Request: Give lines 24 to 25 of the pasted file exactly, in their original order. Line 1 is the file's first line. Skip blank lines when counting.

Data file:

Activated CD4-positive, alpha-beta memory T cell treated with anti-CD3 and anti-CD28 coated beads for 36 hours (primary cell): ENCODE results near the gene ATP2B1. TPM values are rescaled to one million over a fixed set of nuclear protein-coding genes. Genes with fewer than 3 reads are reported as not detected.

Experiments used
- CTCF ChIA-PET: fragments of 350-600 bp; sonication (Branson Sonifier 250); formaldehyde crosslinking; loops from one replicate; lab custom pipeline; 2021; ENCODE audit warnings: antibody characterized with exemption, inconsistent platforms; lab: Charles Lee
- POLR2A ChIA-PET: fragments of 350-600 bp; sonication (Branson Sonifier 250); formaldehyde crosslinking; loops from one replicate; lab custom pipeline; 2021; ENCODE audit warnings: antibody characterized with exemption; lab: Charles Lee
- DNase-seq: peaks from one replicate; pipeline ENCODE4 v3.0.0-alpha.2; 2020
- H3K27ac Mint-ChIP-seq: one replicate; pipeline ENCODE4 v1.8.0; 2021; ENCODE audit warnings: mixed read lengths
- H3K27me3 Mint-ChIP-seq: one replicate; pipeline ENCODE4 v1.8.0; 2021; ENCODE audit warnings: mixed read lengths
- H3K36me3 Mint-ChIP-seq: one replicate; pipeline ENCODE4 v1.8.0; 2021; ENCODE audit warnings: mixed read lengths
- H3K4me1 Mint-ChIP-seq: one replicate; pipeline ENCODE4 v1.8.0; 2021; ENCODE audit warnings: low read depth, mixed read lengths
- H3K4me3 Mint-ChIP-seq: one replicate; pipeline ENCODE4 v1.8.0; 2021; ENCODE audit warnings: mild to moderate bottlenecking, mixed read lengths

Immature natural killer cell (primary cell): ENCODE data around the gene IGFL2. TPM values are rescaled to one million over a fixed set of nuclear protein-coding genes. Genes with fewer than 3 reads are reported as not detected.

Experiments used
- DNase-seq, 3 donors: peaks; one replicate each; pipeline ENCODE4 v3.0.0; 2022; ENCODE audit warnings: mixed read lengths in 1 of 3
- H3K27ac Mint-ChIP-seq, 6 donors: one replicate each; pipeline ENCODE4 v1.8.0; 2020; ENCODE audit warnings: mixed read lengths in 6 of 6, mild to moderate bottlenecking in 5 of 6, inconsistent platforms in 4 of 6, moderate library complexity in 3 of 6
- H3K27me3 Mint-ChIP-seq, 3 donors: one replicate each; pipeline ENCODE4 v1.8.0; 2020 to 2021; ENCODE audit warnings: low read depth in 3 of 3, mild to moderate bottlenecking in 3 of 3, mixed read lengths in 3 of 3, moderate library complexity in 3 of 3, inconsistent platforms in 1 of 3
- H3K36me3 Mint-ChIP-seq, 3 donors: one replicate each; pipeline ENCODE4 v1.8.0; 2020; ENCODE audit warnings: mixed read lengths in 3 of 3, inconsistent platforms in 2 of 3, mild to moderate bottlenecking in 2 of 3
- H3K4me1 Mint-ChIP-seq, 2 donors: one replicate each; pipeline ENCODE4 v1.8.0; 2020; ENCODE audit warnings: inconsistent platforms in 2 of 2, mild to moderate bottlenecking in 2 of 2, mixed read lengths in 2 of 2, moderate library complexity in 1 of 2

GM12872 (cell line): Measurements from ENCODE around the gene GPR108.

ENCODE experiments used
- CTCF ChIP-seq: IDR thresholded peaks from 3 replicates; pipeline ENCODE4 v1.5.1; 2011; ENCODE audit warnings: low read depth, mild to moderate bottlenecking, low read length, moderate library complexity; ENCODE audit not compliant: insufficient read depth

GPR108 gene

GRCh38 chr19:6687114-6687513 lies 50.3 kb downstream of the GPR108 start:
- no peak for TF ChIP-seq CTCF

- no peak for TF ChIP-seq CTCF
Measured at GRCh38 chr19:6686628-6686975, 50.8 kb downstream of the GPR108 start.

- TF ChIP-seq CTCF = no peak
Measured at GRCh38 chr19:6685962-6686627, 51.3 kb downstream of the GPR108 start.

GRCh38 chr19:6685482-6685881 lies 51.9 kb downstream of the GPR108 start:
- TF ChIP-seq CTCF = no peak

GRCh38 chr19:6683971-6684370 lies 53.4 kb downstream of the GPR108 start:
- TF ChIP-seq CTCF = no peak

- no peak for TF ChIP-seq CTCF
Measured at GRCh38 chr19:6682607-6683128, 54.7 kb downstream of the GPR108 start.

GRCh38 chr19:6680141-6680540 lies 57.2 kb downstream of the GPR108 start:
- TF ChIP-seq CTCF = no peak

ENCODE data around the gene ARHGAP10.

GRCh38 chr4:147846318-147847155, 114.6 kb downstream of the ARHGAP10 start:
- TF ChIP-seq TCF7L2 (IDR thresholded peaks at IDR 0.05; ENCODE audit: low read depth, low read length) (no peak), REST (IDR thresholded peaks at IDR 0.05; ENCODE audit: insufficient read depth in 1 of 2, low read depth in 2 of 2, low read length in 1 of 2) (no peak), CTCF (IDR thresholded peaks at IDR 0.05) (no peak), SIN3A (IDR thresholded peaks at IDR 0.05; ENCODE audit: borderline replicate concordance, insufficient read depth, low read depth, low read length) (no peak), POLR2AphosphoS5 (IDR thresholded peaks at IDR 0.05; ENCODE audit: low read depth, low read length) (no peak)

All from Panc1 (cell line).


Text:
- no peak for TF ChIP-seq CTCF
Measured at GRCh38 chr19:6686628-6686975, 50.8 kb downstream of the GPR108 start.